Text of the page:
Literary Analysis Essay of Chinua Achebe’s ‘Things Fall Apart’
Chinua Achebe’s ‘Things Fall Apart’ is one of his famous works that describes the tragedy of a man who is unable to adjust to the changes happening in his community. Taking into context the experiences of African history in his book, Achebe highlights the significant impact of European colonialism and examines the inability of people to adapt to these changes and eventually lead to their downfall. The piece is written in a straightforward and objective manner to enable readers to piece together familiarity and get a glimpse of the realities that Africans face during the European colonization.
One theme that stands out when reading the piece of Achebe is the apparent struggle between tradition and change. Specifically, the author provides readers with a picture of Okonkwo, who remains to be hesitant and to an extent violent resistance to changes happening in his tribe. The tribal system remains to be significant to the protagonist in the story because it defines who he is as a person. Also, succumbing to change would mean Okonkwo accepting that he would lose his social position as well as adapt to the culture promoted by outsiders (Mongredien 1). Now, the traditional customs and practices he continues to abide to are now irrelevant and further alienated him from the rest of the community. Arguably, this inability to cope with change became an instrument for Okonkwo to not only be in conflict with authorities but also contribute to the downfall of his life. It is therefore Okonkwo who ultimately caused his downfall due to his ego and continued insistence to pursue his own way of life.
Another important theme highlighted by Achebe in the story corresponds to the nature of masculinity and how it undermines the role of women. Since the author comes from Africa, the setting presents the traditional tribal culture where social roles are attributed according to gender. In particular, men like Okonkwo demonstrate control of the family and remains to be important actors in decision making. That is why his inclination to brutality, violence and aggression remains to be his way of showcasing his manliness (Achebe Ch.7). Based on this mindset, Okonkwo’s control of the household also undermines the role of women in the story. They remain to be subjugated and treated as part of property by men. For instance, Okonkwo in the story continues to show little preference to his maternal background because of the fear of being associated with the weak (Stron-Leek 32). Equally, the same can also be seen with how Okonkwo’s treatment to his family. These demeanors advocated by Okonkwo arguably also led to his isolation to the community that is slowly embracing a more ‘humane’ way of negotiating rather than bloodshed.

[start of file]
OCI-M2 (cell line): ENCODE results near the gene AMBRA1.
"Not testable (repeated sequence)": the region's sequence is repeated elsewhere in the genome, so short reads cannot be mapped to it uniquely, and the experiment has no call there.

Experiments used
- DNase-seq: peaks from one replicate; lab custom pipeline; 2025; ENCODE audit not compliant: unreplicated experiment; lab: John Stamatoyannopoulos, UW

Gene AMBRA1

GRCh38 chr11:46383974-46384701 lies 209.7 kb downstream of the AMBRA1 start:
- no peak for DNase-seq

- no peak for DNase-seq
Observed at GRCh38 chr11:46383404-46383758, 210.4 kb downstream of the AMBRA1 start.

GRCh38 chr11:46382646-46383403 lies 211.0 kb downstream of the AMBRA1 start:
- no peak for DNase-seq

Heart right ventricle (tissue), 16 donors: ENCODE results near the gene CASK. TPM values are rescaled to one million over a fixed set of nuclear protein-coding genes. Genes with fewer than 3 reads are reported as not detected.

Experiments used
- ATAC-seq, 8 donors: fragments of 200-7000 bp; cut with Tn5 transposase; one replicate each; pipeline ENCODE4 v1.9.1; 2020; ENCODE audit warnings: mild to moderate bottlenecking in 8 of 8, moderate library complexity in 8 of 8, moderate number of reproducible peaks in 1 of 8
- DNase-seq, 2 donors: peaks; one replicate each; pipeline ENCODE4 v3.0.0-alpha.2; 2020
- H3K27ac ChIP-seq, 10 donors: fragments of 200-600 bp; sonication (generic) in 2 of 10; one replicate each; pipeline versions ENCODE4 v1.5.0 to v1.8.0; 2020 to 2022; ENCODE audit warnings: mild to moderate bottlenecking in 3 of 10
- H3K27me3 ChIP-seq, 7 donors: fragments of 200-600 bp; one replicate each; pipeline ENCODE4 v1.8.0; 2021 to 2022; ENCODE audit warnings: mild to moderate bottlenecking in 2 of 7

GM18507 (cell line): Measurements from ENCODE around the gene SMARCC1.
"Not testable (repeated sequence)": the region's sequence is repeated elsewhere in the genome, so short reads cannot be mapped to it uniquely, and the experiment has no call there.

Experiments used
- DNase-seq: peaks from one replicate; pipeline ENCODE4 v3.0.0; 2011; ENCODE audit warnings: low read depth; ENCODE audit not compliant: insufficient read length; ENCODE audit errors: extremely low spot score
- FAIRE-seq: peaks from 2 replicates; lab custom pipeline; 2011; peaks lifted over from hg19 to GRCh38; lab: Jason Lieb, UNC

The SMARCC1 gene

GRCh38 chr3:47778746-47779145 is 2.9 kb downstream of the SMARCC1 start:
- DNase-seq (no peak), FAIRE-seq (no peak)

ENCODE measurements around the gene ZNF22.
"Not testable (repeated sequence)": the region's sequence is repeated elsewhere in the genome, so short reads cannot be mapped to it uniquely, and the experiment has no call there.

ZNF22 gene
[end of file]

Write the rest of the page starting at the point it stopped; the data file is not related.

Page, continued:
Lastly, there are the issues of colonialism and cultural differences in the story. The changes that Okonkwo continued to resist came from the colonizers who sought to spread Christianity to Umuofia. From a critical standpoint, it demonstrates the approach taken by European colonialists in advancing their values, ideals and beliefs to the tribe. Arguably, it is Okonkwo, who is among the few to struggle against these ideals and still prescribing to traditional customs and traditions. Also evident is the apparent cultural differences between the two groups in the story. There are numerous instances where the tribe of Okonkwo would succumb to the principles of European colonialists but still exhibit traditional customs and values. For the part of the protagonist, the European settlers cannot fully understand their ideals because it remains to be embellished by language (Igbo) and customs that are passed on through generations. These striking differences arguably remain to be instrumental in promoting conflict in the story.
Overall, Chinua Achebe’s story in ‘Things Fall Apart’ highlights important realities faced by Africans during the European colonialism. During the time when radical changes in traditional beliefs and customs are developed, it centers on the tragedy of one man who is unable to adjust to these changes. Clinging to his tribal past that defines who he is and his social position, Okonkwo suffers the demise of his decisions and like many who failed to accept changes, fade into the past.
Achebe, Chinua. Things Fall Apart. UK: Penguin, 2013. Print.
Mongredien, Phil. ‘Things Fall Apart by Chinua Achebe’ the Guardian, 31 Jan. 2010.Web. Accessed 9 August 2014.
Strong-Leek, Linda. ‘Reading as a Woman: Chinua Achebe’s Things Fall Apart and Feminist Criticism’ African Studies Quarterly, 5.2 (2001): 29-35.